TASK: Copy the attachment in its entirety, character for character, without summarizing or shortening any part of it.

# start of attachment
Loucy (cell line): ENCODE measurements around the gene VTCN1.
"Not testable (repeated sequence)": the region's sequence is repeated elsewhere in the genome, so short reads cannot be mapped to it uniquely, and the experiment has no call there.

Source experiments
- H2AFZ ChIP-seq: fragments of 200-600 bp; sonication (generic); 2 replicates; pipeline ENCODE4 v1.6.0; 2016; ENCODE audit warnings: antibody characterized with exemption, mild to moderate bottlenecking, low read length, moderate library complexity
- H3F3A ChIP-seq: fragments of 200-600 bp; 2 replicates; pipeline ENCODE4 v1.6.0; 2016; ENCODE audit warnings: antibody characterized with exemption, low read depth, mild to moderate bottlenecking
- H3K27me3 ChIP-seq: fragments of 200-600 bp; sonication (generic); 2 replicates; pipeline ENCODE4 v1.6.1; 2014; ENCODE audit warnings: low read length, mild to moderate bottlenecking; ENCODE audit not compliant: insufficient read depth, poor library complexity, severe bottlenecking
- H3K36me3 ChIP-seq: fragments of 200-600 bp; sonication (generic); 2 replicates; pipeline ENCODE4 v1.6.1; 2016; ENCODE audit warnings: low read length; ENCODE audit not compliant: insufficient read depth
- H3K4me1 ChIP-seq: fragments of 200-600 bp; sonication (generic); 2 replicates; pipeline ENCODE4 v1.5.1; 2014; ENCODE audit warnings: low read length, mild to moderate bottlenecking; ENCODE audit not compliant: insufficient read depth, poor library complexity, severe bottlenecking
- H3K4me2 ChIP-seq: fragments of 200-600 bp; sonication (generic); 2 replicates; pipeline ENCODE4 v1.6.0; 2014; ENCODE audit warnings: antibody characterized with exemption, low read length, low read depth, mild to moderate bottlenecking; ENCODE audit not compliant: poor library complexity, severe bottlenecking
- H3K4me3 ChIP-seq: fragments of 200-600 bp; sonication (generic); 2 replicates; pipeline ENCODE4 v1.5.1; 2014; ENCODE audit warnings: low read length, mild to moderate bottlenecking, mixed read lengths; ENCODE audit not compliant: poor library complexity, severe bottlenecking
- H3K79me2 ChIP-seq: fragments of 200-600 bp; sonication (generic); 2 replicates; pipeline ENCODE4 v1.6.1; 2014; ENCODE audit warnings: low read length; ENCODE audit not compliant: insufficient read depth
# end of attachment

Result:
Loucy (cell line): ENCODE measurements around the gene VTCN1.
"Not testable (repeated sequence)": the region's sequence is repeated elsewhere in the genome, so short reads cannot be mapped to it uniquely, and the experiment has no call there.

Source experiments
- H2AFZ ChIP-seq: fragments of 200-600 bp; sonication (generic); 2 replicates; pipeline ENCODE4 v1.6.0; 2016; ENCODE audit warnings: antibody characterized with exemption, mild to moderate bottlenecking, low read length, moderate library complexity
- H3F3A ChIP-seq: fragments of 200-600 bp; 2 replicates; pipeline ENCODE4 v1.6.0; 2016; ENCODE audit warnings: antibody characterized with exemption, low read depth, mild to moderate bottlenecking
- H3K27me3 ChIP-seq: fragments of 200-600 bp; sonication (generic); 2 replicates; pipeline ENCODE4 v1.6.1; 2014; ENCODE audit warnings: low read length, mild to moderate bottlenecking; ENCODE audit not compliant: insufficient read depth, poor library complexity, severe bottlenecking
- H3K36me3 ChIP-seq: fragments of 200-600 bp; sonication (generic); 2 replicates; pipeline ENCODE4 v1.6.1; 2016; ENCODE audit warnings: low read length; ENCODE audit not compliant: insufficient read depth
- H3K4me1 ChIP-seq: fragments of 200-600 bp; sonication (generic); 2 replicates; pipeline ENCODE4 v1.5.1; 2014; ENCODE audit warnings: low read length, mild to moderate bottlenecking; ENCODE audit not compliant: insufficient read depth, poor library complexity, severe bottlenecking
- H3K4me2 ChIP-seq: fragments of 200-600 bp; sonication (generic); 2 replicates; pipeline ENCODE4 v1.6.0; 2014; ENCODE audit warnings: antibody characterized with exemption, low read length, low read depth, mild to moderate bottlenecking; ENCODE audit not compliant: poor library complexity, severe bottlenecking
- H3K4me3 ChIP-seq: fragments of 200-600 bp; sonication (generic); 2 replicates; pipeline ENCODE4 v1.5.1; 2014; ENCODE audit warnings: low read length, mild to moderate bottlenecking, mixed read lengths; ENCODE audit not compliant: poor library complexity, severe bottlenecking
- H3K79me2 ChIP-seq: fragments of 200-600 bp; sonication (generic); 2 replicates; pipeline ENCODE4 v1.6.1; 2014; ENCODE audit warnings: low read length; ENCODE audit not compliant: insufficient read depth